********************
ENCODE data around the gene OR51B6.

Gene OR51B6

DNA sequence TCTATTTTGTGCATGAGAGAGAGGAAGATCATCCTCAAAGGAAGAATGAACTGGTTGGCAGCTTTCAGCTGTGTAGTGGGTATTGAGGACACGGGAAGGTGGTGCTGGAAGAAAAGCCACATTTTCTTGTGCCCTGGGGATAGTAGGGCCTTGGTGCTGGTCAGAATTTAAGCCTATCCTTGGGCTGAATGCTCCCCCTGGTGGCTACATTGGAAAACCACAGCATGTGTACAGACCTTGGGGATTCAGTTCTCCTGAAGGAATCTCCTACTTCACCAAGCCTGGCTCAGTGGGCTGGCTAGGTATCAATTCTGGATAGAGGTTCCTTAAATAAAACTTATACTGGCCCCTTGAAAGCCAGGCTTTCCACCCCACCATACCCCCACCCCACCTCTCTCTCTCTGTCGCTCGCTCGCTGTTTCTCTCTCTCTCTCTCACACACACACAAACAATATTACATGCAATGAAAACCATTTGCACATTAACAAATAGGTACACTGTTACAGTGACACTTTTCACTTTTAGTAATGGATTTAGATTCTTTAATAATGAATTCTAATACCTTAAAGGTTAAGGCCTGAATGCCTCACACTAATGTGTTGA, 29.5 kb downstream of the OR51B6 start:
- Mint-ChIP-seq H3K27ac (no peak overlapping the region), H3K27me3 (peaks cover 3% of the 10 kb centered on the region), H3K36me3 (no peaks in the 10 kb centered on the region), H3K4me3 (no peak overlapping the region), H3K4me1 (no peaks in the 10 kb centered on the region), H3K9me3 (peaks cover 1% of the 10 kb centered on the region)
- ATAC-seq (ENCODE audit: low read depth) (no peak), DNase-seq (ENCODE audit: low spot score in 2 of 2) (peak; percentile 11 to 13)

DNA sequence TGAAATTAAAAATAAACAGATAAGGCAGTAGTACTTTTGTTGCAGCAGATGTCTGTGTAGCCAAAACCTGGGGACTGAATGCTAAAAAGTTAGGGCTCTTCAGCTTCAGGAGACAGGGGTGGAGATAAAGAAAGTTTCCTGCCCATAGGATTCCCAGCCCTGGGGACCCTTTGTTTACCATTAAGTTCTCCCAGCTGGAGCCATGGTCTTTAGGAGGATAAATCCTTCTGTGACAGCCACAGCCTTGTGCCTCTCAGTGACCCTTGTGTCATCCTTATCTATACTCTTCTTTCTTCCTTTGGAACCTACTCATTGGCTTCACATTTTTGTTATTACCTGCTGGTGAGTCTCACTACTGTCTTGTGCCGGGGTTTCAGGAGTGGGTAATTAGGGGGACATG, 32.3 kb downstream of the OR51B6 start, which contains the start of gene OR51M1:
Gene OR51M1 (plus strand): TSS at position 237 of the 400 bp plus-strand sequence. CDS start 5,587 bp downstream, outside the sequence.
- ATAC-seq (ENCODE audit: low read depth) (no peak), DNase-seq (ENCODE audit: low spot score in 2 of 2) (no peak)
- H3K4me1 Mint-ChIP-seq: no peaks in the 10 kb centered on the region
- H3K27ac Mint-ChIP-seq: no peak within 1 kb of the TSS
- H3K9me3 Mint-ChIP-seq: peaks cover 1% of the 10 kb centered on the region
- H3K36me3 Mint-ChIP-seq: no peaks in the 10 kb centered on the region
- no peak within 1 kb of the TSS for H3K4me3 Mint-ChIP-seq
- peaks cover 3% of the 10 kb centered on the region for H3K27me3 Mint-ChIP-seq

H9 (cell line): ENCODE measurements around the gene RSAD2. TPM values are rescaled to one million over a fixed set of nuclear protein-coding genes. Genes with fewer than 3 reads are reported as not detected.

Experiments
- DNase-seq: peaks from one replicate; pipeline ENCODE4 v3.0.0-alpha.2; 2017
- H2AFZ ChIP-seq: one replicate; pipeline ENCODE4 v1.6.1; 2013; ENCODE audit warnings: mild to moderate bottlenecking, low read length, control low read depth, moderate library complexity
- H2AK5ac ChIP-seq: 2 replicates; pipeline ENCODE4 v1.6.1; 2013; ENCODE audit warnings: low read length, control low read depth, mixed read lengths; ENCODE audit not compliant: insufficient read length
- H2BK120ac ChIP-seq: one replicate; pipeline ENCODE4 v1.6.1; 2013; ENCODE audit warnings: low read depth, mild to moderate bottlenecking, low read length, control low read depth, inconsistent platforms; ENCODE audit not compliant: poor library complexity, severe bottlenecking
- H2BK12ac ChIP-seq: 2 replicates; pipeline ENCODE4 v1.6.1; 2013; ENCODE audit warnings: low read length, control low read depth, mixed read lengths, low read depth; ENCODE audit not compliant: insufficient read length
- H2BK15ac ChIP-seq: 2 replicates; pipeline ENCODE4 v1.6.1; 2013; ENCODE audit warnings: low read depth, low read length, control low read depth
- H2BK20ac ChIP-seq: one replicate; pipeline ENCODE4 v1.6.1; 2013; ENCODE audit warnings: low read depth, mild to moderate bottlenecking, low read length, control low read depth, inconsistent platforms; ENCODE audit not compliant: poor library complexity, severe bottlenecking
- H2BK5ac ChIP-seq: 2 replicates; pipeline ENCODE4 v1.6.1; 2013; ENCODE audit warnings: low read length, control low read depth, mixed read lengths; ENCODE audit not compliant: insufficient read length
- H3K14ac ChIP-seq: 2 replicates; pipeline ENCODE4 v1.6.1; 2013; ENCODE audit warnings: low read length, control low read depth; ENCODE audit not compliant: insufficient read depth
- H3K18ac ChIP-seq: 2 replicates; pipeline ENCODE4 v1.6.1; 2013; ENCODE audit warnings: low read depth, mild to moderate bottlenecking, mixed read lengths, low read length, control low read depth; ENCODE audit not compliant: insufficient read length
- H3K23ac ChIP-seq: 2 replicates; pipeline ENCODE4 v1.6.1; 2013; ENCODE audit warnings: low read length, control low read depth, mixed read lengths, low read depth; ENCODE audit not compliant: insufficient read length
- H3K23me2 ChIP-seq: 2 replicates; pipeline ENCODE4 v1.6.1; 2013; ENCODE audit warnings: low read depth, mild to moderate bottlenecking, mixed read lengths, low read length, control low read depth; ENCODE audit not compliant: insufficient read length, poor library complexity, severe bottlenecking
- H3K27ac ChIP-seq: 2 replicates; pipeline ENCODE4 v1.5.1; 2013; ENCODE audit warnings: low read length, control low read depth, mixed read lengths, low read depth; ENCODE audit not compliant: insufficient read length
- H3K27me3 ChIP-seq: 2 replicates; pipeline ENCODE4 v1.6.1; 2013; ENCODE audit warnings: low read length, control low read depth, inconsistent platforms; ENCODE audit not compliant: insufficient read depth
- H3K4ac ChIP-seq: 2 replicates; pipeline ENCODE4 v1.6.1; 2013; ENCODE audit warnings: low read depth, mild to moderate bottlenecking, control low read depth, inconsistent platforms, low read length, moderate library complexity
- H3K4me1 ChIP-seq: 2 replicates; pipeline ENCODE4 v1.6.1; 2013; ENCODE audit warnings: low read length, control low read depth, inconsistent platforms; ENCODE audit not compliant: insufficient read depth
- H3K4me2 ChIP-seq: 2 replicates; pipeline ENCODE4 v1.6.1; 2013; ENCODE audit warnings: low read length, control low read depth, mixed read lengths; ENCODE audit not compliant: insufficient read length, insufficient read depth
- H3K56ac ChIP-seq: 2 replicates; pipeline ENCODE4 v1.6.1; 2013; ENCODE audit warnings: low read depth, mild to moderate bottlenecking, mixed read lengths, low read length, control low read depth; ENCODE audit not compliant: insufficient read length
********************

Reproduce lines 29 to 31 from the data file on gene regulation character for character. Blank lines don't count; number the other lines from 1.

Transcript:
- H3K27ac ChIP-seq: 2 replicates; pipeline ENCODE4 v1.5.1; 2013; ENCODE audit warnings: low read length, control low read depth, mixed read lengths, low read depth; ENCODE audit not compliant: insufficient read length
- H3K27me3 ChIP-seq: 2 replicates; pipeline ENCODE4 v1.6.1; 2013; ENCODE audit warnings: low read length, control low read depth, inconsistent platforms; ENCODE audit not compliant: insufficient read depth
- H3K4ac ChIP-seq: 2 replicates; pipeline ENCODE4 v1.6.1; 2013; ENCODE audit warnings: low read depth, mild to moderate bottlenecking, control low read depth, inconsistent platforms, low read length, moderate library complexity